Stories, updates, insights, and original analysis from The Planetary Society.
I am such a nerd. This new map of Mars just brought tears to my eyes. Honestly.
Speaking of spacecraft crashing...
Amateur astronomers, get your proposals in for this year's round of Shoemaker NEO Grants!
Time to take stock of what happened a day ago. The worldwide, round-the-clock nature of planetary science is both exhilarating and challenging!
The impact flash on Jupiter observed earlier today by Anthony Wesley has been confirmed by Philippines-based amateur astronomer Christopher Go.
On the same day as a team of astronomers released new Hubble Space Telescope images of last year's Jupiter impact, the original discoverer of the 2009 impact scar, Anthony Wesley, reported on an amateur astronomy forum that he had observed a new impact on Jupiter.
I'm delighted to point you to a citizen science project for wannabe space geologists like me: Moon Zoo.
Here's how to watch the class on how to access Voyager data through the Planetary Data System, which I conducted to a small audience this morning.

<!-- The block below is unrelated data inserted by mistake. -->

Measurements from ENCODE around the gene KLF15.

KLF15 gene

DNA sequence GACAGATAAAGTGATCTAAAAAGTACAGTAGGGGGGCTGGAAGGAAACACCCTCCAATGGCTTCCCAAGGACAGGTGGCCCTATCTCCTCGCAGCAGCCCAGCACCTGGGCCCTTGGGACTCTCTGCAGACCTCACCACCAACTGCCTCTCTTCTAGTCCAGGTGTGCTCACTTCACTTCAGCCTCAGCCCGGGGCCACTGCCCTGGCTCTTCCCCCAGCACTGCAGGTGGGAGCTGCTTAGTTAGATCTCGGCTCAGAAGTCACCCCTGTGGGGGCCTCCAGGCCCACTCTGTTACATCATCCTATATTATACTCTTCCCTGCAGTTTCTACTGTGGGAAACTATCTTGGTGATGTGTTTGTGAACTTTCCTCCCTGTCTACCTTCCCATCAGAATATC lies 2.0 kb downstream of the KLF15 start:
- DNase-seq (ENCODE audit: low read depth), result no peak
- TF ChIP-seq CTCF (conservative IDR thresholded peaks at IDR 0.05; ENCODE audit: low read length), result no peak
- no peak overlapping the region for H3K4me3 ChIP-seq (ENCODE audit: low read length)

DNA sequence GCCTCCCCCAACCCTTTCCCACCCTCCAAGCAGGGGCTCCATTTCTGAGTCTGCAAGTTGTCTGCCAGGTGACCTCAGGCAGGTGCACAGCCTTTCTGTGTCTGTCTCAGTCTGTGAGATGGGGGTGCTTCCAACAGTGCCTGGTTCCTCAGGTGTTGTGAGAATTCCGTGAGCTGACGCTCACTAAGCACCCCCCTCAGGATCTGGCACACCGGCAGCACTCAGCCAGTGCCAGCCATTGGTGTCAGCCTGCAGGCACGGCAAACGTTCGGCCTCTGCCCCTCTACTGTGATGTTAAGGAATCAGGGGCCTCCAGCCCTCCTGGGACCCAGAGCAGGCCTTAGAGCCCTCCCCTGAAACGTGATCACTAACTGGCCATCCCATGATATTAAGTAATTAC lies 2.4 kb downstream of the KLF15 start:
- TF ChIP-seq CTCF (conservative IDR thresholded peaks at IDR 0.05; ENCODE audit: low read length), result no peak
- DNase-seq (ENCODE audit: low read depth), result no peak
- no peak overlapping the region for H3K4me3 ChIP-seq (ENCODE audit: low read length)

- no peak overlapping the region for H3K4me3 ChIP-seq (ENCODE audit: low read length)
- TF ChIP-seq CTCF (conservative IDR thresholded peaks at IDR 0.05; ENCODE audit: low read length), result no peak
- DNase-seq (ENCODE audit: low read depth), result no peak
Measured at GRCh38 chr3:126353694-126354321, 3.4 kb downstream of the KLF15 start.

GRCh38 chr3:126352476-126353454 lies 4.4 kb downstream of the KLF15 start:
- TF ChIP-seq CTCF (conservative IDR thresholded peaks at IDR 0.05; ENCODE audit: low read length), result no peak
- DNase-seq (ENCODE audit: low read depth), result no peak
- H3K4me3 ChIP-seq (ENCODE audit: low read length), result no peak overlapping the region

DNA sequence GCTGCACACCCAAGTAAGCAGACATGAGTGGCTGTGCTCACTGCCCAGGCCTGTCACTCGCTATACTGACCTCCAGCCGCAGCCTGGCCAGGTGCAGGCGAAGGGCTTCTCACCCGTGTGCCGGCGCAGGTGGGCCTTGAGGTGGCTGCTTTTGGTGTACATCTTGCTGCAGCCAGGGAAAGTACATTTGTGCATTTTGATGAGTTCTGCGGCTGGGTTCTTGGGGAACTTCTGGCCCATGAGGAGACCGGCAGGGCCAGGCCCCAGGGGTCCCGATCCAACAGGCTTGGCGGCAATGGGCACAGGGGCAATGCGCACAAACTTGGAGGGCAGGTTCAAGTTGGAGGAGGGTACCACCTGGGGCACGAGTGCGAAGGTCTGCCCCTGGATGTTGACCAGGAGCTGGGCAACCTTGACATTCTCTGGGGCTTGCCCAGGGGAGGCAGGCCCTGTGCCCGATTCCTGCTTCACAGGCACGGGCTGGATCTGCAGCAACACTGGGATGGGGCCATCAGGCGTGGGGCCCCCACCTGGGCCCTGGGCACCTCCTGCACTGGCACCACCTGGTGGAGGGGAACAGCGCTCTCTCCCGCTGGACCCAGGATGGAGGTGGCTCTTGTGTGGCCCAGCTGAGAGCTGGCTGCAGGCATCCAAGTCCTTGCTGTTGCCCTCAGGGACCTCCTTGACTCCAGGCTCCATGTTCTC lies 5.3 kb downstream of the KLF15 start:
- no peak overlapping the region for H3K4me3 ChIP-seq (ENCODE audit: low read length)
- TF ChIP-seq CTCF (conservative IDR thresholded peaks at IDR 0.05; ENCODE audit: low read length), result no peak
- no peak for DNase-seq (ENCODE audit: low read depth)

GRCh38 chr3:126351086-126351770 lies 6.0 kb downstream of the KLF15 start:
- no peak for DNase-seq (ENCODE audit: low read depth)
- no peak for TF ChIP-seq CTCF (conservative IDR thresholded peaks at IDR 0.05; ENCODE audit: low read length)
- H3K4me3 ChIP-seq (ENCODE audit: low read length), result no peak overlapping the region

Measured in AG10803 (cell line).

I've finally caught my breath enough to contemplate starting up my imaging classes again.
The HiRISE public suggestion tool, called HiWish, is a Web site that allows you to log in and select a spot on Mars as a suggestion for where the HiRISE instrument should take an image.
Data from all science instruments on all of NASA's and ESA's space missions, not just cameras, is archived in the Planetary Data System and Planetary Science Archive, and almost all of that data is available online.
I think the new
The Mars Exploration Rover Opportunity has been studying a lot of meteorites. That made me wonder, why study meteorites on Mars when we can study them in hand on Earth? How are Mars meteorites interesting?
I am toying with the idea of running a series of classes via Ustream on the basics of space image processing.
In the beginning was [email protected], the first large-scale volunteer computing project, launched in 1999 with seed money from The Planetary Society. Within months the project had millions of volunteers around the world joining to form the most powerful computer network ever assembled.